Shooting still action sequences is a unique and interesting way to show motion in sports photography. A sequence shot will show the athlete in action, capturing their path and letting the viewer understand the motion and athleticism that the sport requires. In this new video by Red Bull Illume, we join professional photographer Leo Rosas Morin on location in Absolut Park in Flachauwinkl, Austria, as he photographs snowboarders in action:
There are two ways of capturing great action sequences—either using a tripod and framing one shot where all the action happens, or panning and shooting vertically as you follow the action, then stitching together a panorama in post.
On this particular day in Austria, Morin meets up with snowboarders Adrian Krainer, Seppl Ramsbacher and Clemens Millauer and gets some fast-paced, epic shots of the athletes. Using his Sony RX10ii, Morin captures the action at a stunning 14 frames per second.
Action Sequence Photography Tips
Want to give it a try yourself? Here are 12 tips from Morin to capture great action sequence shots:
1. Visualize what the sequence is going to look like. Find an angle that gives you a clear view of the different frames without it getting too cluttered.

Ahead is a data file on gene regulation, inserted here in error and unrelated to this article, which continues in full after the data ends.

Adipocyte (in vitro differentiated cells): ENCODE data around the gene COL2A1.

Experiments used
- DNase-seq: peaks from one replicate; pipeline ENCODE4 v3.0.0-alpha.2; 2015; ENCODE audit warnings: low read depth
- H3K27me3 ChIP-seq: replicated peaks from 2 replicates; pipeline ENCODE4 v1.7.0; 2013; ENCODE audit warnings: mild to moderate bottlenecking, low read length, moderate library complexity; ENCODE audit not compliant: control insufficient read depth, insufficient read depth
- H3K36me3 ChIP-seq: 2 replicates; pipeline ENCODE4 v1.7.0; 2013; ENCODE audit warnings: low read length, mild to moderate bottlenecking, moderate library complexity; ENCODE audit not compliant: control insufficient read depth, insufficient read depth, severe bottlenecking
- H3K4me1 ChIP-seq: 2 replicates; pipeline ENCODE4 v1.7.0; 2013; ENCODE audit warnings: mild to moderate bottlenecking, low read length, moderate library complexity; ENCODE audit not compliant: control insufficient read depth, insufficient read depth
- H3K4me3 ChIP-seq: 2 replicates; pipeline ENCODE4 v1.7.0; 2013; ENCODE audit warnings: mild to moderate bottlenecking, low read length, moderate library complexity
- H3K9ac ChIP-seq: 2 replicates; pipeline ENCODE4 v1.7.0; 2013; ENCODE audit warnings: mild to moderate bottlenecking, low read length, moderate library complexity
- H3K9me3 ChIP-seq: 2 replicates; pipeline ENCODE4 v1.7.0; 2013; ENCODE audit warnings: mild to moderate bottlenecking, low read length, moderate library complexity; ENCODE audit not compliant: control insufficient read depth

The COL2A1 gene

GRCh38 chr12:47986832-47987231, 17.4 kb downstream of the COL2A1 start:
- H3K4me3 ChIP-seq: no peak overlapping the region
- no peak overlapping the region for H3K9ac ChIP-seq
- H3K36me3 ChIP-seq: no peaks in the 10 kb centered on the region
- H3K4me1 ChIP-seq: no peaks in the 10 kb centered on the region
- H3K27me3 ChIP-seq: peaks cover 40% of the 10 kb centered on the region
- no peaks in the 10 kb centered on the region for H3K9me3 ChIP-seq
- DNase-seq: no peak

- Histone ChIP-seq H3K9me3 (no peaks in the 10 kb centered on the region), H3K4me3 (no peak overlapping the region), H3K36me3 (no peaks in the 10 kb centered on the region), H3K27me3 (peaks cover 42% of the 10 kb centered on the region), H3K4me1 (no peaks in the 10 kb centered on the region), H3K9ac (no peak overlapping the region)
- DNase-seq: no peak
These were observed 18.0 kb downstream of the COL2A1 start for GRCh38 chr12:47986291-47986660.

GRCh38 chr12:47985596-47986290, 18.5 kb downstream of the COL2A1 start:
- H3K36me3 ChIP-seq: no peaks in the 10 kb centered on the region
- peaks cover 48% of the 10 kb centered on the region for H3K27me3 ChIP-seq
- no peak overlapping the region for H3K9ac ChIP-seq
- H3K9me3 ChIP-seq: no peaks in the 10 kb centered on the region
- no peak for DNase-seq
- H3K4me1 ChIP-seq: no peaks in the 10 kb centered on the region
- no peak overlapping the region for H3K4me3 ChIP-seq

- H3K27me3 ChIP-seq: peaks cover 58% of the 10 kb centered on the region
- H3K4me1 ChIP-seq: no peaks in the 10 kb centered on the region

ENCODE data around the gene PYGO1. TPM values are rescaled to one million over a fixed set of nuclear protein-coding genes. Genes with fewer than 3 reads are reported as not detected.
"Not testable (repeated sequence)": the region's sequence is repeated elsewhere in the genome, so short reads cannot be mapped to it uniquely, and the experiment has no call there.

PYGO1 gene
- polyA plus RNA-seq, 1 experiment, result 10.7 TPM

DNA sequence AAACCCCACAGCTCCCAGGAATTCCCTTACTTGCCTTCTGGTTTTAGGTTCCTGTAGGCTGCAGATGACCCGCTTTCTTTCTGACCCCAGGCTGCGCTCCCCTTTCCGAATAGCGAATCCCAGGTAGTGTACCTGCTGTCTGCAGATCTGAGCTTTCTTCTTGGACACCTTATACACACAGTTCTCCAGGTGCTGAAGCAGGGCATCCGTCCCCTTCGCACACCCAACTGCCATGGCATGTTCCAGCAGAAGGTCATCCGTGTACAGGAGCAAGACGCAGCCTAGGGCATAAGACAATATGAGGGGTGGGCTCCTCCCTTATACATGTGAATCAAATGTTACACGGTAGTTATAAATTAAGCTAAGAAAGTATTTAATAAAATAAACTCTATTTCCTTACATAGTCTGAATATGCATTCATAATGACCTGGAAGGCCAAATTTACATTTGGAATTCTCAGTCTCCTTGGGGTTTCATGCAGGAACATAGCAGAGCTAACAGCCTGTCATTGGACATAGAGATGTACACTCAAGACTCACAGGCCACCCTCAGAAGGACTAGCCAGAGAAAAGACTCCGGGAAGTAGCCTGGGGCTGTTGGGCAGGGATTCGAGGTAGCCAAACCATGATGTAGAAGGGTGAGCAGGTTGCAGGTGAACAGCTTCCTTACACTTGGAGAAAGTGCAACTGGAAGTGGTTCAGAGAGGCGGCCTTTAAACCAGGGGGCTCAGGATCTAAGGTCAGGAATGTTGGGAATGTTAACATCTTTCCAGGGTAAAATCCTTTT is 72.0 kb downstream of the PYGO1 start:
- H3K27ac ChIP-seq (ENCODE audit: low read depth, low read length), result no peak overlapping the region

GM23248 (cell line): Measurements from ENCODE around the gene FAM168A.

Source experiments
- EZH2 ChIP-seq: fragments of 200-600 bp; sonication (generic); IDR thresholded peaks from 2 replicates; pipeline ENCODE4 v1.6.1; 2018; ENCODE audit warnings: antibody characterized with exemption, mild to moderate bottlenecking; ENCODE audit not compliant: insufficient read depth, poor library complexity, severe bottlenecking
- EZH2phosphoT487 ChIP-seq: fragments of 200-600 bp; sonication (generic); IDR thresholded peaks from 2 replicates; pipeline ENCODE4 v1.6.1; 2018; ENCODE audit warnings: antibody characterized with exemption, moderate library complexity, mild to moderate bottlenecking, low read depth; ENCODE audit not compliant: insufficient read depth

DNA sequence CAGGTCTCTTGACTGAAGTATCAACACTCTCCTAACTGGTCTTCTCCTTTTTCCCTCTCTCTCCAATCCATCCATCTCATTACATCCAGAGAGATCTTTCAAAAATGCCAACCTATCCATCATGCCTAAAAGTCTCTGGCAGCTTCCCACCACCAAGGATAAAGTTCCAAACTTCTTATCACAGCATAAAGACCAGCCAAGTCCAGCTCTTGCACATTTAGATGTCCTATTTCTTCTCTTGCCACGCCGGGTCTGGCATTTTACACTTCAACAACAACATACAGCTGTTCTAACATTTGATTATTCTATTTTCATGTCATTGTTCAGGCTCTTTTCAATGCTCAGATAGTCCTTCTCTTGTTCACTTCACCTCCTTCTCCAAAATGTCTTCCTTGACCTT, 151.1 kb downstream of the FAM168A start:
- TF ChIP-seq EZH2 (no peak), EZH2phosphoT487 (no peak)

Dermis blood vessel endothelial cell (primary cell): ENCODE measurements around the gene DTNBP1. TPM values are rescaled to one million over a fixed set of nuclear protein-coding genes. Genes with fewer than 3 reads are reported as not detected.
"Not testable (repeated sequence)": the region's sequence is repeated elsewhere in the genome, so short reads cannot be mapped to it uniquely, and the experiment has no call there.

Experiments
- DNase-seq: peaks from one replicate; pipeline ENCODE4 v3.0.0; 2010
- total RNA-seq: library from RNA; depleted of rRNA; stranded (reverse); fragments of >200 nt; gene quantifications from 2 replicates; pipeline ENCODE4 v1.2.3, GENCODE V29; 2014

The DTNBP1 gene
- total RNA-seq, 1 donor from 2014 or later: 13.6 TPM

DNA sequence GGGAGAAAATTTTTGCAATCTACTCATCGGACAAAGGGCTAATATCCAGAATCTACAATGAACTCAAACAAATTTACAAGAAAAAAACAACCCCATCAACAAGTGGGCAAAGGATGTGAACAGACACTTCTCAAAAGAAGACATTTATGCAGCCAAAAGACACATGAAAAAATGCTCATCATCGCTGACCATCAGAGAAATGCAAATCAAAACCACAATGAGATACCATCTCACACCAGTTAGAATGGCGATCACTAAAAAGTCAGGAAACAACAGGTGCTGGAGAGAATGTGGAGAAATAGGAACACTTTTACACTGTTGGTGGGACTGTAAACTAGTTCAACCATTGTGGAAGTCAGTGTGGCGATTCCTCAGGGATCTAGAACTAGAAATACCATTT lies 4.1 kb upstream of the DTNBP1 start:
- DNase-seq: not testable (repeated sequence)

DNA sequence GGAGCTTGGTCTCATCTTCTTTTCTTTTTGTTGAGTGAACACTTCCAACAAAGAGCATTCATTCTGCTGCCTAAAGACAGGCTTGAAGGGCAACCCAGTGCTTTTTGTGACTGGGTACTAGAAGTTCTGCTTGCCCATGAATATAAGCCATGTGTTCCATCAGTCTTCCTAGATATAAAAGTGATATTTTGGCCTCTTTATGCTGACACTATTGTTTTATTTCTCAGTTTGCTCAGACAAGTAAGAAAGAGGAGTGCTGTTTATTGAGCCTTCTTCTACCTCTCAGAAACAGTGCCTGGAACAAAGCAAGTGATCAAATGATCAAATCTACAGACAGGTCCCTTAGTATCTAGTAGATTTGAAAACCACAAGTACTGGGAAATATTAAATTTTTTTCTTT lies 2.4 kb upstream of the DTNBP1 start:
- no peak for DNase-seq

2. Shoot in Manual mode. This not only gives you better control of the light in general, but also allows you to use fast enough shutter speeds to freeze your subject and avoid motion blur when shooting handheld.
3. Use a fast camera. Again, Moring uses the Sony RX10ii, which allows him to capture as many frames as possible in the shortest time. Using a fast camera helps you to select the best timed frames and gives you more options.
4. Consider panning while shooting. Panning will help you:
- Increase resolution of your final image as you will combine several frames.
- Secure enough space to align and compose your final image. It also allows you to keep the subject central in your single frames and avoids distortion.
- Get closer to the action and still be able to cover the whole sequence.
5. Shoot in Raw. Unless you plan to shoot an extensive sequence where the camera might perform better in JPG compression.
6. Back up your images. Remember you’re working with bigger file sizes, so as soon as you get to a computer, back them up.
7. Open the images and make your basic corrections to all the selected images if you shot in Raw.
8. Use Layers. Open them all as layers in Photoshop.
9. Use the “Auto-Align Layers” function.
10. Crop to final format. Check and adjust and crop to your final format if necessary.
11. Decide which frames to keep. Analyse and judge which frames are the best to keep and which ones you don’t need. You don’t want cluttered sequences—they are not easy to understand and might not look as good.
12. Save PSD file. Save your open PSD file to keep when you’re done.
A few things to remember when shooting:
- You can pan and shoot vertically for horizontal sequences.
- Only use the frames you need for a clean final image.
- Keep important elements like shadows and snow spray.
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